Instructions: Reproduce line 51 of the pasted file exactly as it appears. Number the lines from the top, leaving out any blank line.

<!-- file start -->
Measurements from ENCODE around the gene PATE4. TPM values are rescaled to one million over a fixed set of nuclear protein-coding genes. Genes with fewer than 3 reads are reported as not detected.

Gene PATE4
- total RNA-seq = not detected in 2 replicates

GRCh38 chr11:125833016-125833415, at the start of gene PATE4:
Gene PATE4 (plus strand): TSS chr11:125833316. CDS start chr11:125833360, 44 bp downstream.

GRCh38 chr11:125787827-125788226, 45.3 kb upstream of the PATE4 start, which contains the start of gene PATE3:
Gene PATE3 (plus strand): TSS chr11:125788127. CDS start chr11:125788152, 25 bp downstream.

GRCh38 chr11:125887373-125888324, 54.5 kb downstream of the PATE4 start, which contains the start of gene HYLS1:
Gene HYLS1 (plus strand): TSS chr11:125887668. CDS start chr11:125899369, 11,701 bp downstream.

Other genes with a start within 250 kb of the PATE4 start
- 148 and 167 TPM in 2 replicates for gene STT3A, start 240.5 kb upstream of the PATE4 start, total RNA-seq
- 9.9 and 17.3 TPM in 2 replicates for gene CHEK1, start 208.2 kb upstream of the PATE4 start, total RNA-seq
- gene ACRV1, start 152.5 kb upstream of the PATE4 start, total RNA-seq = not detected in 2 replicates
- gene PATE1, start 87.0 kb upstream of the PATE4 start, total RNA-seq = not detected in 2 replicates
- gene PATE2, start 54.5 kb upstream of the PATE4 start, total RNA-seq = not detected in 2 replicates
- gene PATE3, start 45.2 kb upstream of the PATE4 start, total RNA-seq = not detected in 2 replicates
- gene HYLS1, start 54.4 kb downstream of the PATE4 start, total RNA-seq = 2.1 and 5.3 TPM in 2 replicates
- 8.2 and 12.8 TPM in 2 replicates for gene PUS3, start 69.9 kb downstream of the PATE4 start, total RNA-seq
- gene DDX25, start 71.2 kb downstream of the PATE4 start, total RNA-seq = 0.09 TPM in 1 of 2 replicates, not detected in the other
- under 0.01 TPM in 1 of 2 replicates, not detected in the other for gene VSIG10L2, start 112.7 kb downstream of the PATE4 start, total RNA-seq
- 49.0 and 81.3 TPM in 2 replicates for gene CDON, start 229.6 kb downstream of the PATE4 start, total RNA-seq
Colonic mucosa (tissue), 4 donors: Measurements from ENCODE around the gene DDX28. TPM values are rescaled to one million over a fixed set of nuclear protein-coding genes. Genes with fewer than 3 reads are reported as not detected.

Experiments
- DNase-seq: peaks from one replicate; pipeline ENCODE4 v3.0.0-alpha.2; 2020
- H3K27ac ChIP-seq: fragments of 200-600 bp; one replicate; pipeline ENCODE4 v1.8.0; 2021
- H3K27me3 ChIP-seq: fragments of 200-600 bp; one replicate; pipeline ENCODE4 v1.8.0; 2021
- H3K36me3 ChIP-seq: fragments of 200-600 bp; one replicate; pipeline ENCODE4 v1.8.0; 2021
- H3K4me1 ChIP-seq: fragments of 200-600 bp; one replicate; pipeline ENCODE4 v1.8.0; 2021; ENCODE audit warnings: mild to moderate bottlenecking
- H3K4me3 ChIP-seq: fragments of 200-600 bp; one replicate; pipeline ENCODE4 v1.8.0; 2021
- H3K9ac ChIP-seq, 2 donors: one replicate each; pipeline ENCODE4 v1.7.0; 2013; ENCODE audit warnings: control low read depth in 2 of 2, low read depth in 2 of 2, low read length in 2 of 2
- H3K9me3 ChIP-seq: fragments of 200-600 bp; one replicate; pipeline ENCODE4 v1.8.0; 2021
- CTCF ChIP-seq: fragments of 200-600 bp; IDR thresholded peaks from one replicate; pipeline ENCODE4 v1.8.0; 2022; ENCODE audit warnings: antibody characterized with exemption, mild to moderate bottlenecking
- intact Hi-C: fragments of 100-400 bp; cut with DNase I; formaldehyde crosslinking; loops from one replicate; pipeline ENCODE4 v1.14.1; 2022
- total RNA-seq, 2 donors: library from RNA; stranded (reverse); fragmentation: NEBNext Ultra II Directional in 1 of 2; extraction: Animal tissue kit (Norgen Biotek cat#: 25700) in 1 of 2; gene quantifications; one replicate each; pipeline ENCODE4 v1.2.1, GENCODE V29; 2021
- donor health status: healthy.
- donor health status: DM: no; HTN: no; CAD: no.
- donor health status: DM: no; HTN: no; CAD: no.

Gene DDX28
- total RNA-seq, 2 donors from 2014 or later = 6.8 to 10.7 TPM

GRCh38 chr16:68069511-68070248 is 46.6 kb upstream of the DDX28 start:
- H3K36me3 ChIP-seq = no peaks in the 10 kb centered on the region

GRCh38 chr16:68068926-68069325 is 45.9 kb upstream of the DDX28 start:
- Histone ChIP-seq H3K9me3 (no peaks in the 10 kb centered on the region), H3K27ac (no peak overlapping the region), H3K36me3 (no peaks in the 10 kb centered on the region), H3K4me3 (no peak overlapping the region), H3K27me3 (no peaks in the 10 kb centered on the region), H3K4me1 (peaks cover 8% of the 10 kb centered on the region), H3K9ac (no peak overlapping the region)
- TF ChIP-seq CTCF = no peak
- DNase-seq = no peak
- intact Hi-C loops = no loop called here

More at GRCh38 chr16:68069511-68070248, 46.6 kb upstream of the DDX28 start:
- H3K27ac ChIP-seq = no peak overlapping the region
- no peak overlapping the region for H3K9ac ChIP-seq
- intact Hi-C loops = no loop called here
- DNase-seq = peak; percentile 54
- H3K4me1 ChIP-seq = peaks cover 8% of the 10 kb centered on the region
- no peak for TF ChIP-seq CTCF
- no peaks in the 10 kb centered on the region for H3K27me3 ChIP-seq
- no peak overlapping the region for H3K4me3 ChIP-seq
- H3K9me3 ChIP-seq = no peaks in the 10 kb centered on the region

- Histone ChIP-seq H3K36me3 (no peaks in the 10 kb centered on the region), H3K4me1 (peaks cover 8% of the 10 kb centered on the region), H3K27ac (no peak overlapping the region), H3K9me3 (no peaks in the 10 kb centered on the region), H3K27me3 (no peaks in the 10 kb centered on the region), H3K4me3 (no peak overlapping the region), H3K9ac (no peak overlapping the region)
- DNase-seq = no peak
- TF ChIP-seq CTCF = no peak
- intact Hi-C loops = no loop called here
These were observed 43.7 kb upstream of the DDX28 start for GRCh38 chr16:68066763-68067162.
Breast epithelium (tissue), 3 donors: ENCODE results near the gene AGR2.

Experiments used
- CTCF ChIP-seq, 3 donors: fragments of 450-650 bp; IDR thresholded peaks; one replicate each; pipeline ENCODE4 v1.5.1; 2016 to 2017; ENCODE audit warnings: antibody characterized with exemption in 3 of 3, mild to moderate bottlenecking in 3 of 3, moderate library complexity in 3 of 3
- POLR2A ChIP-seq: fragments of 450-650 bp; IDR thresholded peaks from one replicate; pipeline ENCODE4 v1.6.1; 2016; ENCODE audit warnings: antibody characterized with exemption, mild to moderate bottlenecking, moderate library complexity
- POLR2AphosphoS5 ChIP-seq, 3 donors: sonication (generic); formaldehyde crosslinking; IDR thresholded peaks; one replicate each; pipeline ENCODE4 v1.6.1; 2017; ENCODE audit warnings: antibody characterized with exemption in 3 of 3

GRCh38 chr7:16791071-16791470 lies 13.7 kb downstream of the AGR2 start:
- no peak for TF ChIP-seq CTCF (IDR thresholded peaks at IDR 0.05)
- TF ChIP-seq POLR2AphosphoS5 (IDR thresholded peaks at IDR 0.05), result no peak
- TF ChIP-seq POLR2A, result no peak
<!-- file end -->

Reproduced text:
- DNase-seq = peak; percentile 54